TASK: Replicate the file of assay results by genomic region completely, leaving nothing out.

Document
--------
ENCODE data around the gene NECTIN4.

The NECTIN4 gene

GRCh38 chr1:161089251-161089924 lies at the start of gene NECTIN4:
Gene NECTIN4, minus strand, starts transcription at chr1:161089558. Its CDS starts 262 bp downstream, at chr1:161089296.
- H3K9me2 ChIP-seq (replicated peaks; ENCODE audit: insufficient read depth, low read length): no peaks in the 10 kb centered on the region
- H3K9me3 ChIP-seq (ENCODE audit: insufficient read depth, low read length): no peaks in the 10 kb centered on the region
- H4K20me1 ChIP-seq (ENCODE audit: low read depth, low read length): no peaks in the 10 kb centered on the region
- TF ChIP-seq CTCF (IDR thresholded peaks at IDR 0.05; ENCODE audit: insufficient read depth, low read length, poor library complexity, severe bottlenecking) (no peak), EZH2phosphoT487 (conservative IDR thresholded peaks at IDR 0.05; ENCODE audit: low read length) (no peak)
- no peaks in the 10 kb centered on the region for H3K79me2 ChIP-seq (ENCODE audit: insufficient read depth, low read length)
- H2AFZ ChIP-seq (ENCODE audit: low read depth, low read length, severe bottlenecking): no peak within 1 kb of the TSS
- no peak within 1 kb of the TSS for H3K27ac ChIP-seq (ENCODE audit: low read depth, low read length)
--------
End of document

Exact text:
ENCODE data around the gene NECTIN4.

The NECTIN4 gene

GRCh38 chr1:161089251-161089924 lies at the start of gene NECTIN4:
Gene NECTIN4, minus strand, starts transcription at chr1:161089558. Its CDS starts 262 bp downstream, at chr1:161089296.
- H3K9me2 ChIP-seq (replicated peaks; ENCODE audit: insufficient read depth, low read length): no peaks in the 10 kb centered on the region
- H3K9me3 ChIP-seq (ENCODE audit: insufficient read depth, low read length): no peaks in the 10 kb centered on the region
- H4K20me1 ChIP-seq (ENCODE audit: low read depth, low read length): no peaks in the 10 kb centered on the region
- TF ChIP-seq CTCF (IDR thresholded peaks at IDR 0.05; ENCODE audit: insufficient read depth, low read length, poor library complexity, severe bottlenecking) (no peak), EZH2phosphoT487 (conservative IDR thresholded peaks at IDR 0.05; ENCODE audit: low read length) (no peak)
- no peaks in the 10 kb centered on the region for H3K79me2 ChIP-seq (ENCODE audit: insufficient read depth, low read length)
- H2AFZ ChIP-seq (ENCODE audit: low read depth, low read length, severe bottlenecking): no peak within 1 kb of the TSS
- no peak within 1 kb of the TSS for H3K27ac ChIP-seq (ENCODE audit: low read depth, low read length)